January 23, 1994 |
Government peace envoy Manuel Camacho Solis said Saturday that he is ready to meet Indian insurgents to seek the release of a former governor kidnaped in the early hours of their New Year's uprising in Chiapas state. Camacho, speaking to reporters in San Cristobal de las Casas, did not disclose when or where the meeting would take place.
June 17, 1994 |
Chiapas peace envoy Manuel Camacho Solis ended months of controversy over his alleged presidential aspirations by announcing Thursday that he is retiring as a negotiator and leaving politics--at least for now. Before reading his letter of resignation at a news conference, Camacho Solis defended himself against the attacks of his own party's presidential candidate, Ernesto Zedillo.
March 23, 1994 |
Peace envoy Manuel Camacho Solis said Tuesday that he will not run for this nation's presidency, ending speculation that he would use his negotiations with Indian rebels in southern Mexico as a platform to launch a campaign that was certain to split the ruling party. Instead, Camacho Solis said he will put all his effort into finding a peaceful solution to the peasant uprising that has left at least 145 people dead in the southern state of Chiapas.
March 24, 1994 |
This nation's much-vaunted political stability will be sorely tested by Wednesday's assassination of Luis Donaldo Colosio, the ruling party's presidential candidate and the man who was widely expected to assume the next six-year term as Mexico's leader. Mexican officials had expected 1994 to be hailed as their country's entry into the First World as a full partner with the United States and Canada in the North American Free Trade Agreement.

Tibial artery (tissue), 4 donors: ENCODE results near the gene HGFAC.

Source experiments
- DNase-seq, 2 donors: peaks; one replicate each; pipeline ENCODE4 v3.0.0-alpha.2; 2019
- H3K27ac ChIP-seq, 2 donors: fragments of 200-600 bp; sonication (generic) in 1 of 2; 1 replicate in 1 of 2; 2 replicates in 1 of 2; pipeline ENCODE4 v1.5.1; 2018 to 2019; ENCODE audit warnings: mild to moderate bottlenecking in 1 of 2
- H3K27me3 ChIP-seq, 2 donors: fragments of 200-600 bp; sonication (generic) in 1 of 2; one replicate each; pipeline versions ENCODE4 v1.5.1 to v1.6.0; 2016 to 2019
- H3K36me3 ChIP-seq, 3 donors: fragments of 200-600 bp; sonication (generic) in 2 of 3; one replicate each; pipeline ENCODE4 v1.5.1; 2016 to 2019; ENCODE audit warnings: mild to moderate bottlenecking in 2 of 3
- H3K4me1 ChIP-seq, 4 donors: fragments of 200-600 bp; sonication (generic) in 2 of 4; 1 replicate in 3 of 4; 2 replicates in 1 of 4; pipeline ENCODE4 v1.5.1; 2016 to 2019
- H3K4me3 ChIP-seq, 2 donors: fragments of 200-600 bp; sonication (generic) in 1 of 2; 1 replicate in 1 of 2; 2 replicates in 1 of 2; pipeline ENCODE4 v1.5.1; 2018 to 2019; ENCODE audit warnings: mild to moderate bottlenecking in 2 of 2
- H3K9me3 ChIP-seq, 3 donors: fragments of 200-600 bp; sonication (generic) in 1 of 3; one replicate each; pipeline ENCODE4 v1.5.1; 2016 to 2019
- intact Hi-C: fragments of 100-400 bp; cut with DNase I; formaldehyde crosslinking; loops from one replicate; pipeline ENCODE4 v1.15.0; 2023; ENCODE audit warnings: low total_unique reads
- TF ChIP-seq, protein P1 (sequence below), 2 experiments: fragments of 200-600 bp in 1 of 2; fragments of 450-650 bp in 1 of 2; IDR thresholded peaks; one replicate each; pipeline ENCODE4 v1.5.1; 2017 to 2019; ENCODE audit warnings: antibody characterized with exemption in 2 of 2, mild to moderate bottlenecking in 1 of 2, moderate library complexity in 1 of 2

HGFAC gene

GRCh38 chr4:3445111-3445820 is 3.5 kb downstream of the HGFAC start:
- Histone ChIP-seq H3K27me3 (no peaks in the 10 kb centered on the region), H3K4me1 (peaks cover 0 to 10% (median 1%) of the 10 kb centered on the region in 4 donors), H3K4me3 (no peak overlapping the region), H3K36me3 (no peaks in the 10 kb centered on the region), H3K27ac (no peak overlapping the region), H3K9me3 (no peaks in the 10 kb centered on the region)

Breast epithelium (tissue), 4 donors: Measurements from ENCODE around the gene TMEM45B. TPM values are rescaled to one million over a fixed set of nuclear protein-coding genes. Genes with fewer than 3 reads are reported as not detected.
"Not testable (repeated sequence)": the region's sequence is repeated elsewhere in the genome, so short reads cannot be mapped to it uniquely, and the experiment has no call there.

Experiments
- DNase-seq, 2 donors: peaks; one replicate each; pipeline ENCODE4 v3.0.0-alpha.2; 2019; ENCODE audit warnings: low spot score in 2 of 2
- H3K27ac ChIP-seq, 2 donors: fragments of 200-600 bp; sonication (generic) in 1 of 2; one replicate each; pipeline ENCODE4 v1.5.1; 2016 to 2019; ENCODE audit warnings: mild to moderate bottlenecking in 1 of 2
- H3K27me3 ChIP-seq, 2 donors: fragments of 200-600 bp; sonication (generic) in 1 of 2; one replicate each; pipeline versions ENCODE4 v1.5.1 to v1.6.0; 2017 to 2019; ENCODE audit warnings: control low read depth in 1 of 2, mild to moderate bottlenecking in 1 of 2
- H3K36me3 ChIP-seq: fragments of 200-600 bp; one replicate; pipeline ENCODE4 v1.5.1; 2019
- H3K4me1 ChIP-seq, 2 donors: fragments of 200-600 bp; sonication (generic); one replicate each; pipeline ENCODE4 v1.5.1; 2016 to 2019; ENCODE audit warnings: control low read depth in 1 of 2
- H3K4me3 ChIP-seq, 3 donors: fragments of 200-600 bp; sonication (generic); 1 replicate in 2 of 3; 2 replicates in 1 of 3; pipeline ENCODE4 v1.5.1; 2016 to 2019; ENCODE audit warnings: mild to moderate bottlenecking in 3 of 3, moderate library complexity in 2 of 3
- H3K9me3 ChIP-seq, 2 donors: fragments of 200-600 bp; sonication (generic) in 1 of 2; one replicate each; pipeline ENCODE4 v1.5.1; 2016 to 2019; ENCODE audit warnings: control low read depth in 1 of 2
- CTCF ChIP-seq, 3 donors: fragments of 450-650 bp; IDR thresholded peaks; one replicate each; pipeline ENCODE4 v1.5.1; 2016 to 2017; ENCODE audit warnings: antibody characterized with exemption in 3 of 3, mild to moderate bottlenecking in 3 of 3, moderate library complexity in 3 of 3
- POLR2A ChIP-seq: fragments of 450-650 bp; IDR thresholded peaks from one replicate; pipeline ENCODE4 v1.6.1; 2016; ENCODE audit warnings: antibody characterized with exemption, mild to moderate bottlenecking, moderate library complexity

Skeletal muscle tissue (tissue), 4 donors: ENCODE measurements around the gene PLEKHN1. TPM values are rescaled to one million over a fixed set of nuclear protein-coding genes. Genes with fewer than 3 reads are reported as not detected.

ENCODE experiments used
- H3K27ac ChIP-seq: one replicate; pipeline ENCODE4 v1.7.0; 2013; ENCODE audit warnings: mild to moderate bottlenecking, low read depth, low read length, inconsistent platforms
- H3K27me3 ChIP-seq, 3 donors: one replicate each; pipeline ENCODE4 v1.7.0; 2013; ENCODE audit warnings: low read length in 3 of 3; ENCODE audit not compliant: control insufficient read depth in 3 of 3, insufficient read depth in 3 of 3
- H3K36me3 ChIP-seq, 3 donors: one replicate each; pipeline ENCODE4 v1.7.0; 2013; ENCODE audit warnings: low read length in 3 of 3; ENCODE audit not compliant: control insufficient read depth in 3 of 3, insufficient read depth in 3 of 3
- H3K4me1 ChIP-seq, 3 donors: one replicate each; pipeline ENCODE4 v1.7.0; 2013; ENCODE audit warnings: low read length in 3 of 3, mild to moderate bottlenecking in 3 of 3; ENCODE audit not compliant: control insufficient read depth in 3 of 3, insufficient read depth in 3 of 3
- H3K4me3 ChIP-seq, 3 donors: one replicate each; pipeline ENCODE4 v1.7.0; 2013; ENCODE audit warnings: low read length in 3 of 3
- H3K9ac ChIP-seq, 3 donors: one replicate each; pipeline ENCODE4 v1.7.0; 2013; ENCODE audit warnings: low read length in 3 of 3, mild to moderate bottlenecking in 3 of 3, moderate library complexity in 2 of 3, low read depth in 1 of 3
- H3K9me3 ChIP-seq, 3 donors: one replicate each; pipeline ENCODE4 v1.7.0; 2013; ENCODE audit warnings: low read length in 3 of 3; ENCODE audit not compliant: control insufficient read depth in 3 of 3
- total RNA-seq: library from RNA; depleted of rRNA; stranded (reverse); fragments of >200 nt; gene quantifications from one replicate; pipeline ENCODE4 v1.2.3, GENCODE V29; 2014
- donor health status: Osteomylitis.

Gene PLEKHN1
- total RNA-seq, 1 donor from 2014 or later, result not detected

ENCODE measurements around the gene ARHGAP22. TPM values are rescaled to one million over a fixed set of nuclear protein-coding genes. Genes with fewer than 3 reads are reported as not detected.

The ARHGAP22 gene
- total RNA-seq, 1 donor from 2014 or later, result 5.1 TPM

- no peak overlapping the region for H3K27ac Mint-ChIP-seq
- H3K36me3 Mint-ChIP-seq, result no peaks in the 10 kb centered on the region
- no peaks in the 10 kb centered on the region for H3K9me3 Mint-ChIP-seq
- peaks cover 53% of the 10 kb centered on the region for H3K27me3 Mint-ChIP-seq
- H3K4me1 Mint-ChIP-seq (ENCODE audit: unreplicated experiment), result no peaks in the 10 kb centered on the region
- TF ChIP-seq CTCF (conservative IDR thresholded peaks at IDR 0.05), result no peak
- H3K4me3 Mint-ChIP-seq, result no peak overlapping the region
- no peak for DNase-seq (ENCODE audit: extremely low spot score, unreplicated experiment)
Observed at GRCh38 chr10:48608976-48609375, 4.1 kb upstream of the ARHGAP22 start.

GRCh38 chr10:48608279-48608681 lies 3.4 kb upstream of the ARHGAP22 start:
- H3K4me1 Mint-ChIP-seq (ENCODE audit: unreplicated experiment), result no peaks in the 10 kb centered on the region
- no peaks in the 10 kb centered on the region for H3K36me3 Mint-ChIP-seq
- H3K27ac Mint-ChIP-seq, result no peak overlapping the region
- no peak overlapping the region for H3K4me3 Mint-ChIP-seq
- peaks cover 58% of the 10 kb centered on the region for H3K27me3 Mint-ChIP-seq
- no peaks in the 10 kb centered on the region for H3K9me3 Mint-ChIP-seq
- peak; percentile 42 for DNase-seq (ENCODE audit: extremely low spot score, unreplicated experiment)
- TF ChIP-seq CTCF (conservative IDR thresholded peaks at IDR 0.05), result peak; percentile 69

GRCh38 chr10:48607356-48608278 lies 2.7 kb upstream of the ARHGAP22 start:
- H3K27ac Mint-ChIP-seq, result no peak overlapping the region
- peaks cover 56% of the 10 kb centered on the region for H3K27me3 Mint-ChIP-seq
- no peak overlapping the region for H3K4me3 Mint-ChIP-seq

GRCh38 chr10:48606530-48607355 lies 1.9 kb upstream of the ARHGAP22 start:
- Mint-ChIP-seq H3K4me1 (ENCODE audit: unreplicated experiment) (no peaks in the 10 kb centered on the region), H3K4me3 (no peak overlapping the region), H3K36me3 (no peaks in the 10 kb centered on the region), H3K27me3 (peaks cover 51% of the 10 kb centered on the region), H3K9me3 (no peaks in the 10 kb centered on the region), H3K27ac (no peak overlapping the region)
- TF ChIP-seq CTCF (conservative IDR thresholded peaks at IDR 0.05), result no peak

CALIFORNIA | LOCAL
March 31, 1994
The death of Luis Donaldo Colosio (March 24) has left many people bereft. Many will miss him. Many questions will remain forever unanswered: Why was he murdered, could he have won this year's presidential elections, what direction would Mexico's political turmoil have taken? Colosio, an active member of the Institutional Revolutionary Party (PRI) since a teen-ager, was to head Mexico into the 21st Century, continuing the party's six-decade rule over Mexico (a party which has been described by intellectuals as the longest dictatorship of modern times--an authoritarian reign involved in political scandals, fraudulent elections, student and Indian assassinations)
June 30, 2011 |
State elections this weekend in Mexico are shaping up as a revealing test of whether the once-dominant Institutional Revolutionary Party, on a steady march to retake the presidential palace, has changed its old autocratic ways. The party, which ruled Mexico with an iron fist for 70 years but lost the presidency in 2000, insists it has reformed and modernized, and it is handily capitalizing on public anger at rising violence and a sluggish economy to make significant gains. The PRI, its initials in Spanish, is expected to coast to victory in the all-important race for governor in Mexico state and is leading in opinion polls in two other states that will vote Sunday.